ZAP.
                Mary lowered her prod from Graham’s midsection as he fell sideways, unconscious. He let go of Ash’s shoulders and lay in a slump. Ash gave her an admonishing stare. “He might’ve told us more if you didn’t electrocute him.”
                “Hmph.” Mary shook her head, twirling the prod for a moment and sliding it into her belt. “What can I say –”
                “I’m a live wire!
                Both ladies turned to see Dac standing behind them, holding his one-liner book in front of him and looking flushed. He’d obviously run from the main level. Mary glared at him.
                “What can I say?” Dac said with a roguish wink. “I know when I’m needed.”
“We face a crisis, my dear old things,” Damian said when they’d all assembled at the conference table. “It seems Subject 917 is breaking free a bit more these days. It’s becoming harder and harder to look after him.”
                Ash stared into space, thinking about the non sequiturs Graham had been spouting. Usually he spouted words and phrases that had nothing to do with anything – courtesy of the Harness drug – but occasionally something meaningful broke through. Specifically, this time, the “mollified question”. For some reason that was sticking with her.
                She shifted in her chair, and the synthetic heart started beating again. She made a mental note to put it in her car after the meeting.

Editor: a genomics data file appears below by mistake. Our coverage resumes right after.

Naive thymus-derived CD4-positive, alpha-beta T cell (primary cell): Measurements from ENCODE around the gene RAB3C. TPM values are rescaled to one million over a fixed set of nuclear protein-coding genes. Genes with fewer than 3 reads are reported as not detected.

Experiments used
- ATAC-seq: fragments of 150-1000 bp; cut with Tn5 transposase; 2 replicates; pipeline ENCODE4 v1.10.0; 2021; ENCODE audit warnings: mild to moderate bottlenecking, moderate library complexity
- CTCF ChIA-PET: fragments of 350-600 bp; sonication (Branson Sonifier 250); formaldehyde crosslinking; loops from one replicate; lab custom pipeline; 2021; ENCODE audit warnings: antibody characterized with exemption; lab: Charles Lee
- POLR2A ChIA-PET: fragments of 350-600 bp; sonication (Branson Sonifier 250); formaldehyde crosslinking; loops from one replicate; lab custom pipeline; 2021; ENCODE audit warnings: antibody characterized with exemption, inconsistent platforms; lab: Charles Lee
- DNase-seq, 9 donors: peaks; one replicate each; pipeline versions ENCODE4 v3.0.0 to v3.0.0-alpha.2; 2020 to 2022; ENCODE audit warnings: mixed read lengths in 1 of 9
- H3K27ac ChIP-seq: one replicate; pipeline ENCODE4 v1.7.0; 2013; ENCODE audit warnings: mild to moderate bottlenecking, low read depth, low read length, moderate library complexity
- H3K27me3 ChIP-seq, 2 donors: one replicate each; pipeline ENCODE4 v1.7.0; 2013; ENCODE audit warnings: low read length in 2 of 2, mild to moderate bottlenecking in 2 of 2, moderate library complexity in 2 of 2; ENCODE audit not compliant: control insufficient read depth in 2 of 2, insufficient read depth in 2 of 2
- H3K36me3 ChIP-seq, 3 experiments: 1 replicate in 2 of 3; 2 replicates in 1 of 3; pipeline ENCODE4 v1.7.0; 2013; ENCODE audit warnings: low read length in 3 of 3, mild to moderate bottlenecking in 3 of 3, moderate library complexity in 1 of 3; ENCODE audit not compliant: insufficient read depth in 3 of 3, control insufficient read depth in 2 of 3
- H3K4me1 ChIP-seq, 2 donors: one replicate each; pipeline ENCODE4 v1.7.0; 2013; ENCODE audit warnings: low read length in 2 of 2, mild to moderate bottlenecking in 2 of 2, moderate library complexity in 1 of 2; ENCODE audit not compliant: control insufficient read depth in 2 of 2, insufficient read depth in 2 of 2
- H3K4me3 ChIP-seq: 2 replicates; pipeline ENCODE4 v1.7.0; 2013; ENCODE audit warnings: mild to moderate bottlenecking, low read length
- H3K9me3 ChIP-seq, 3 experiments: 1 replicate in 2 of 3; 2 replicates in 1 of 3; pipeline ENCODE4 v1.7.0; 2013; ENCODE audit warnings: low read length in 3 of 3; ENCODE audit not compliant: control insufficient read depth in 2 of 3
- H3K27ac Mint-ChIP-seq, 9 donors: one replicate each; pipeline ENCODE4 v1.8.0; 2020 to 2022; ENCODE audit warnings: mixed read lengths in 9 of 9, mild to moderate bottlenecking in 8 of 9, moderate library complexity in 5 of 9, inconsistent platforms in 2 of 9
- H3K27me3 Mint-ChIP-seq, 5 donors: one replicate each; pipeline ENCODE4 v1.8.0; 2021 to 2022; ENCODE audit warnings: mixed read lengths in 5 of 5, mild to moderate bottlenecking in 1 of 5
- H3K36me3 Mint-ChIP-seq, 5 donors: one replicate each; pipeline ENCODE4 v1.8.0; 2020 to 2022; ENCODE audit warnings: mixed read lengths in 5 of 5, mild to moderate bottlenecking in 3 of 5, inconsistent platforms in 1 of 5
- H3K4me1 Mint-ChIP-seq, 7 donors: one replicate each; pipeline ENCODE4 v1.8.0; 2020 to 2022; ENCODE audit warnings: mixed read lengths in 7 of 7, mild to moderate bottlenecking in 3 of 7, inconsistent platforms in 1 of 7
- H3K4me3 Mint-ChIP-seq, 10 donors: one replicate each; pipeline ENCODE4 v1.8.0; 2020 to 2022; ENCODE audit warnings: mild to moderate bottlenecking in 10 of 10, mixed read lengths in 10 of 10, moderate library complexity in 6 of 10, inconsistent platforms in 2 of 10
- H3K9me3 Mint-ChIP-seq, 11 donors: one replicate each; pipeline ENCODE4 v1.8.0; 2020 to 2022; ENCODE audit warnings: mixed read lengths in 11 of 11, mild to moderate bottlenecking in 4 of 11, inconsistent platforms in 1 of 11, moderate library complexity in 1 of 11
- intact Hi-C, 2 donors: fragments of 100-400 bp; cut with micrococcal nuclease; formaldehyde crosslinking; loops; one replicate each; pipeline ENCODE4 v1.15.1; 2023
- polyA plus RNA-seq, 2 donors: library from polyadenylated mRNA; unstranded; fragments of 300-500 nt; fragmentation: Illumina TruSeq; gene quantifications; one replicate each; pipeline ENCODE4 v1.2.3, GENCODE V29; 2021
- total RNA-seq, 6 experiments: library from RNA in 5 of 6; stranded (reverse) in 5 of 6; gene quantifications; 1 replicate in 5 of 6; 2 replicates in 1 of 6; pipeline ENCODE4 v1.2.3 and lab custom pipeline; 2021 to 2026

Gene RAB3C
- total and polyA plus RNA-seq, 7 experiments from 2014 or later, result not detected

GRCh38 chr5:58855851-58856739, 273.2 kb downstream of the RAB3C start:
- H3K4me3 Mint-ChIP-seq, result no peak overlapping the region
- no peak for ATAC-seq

“Why can’t we just kill him?” Jacob asked, voicing the question everyone had on their minds. “He hasn’t given us anything good since we captured him from the Doctor’s lab in North Ryde.”
                “No,” Lonie replied, looking firm and serious. “He’s a prisoner, yes, but he’s committed no crimes against any of us. If he’s so dangerous, why didn’t he try to escape from the building?”
                “Because he’s an idiot,” Jacob shot back. “He doesn’t know better.”
                “Exactly. He doesn’t know better.” Lonie flipped open one of her leather-bound law tomes, scanning a page for a particular passage. “Section III, Paragraph 4G, of the CRUD Prisoner Accord states that –”
                “Enough with the law passages, please!” Jacob yelled tiredly for about the fiftieth time that week. “Alright, we can’t kill him, fair enough! Get your head out of the law books!”
                Lonie looked hurt, shooting Jacob a perfunctory glare before looking back at her book. Ash was fairly sure she could hear Lonie say “Philistine” under her breath.
                “This problem will surely not be resolved through brute force or murder, chaps,” Damian stated after a few moments of silence, “but through problem-solving. Perhaps a reinforcement of the cell downstairs, maybe some adamantium layers…” He trailed off, lost in thought.
                “Bros, why are we still keeping him here?” Brendan asked. “He’s, like, not giving us much in the way of info. We should just send him to a home.”
                “Yeah, and while we’re at it let’s get rid of Coconut, yeah?” Glen added unhelpfully. “We need a horse as much as we need a psycho drug victim here.”
                Mary looked like she was about to pull out the same gun she’d used to kill Brendan and turn it on Glen, but she was stopped by Brandon piping up. “We’re getting a call from our recon operative in Toronto. He says he’s found something.”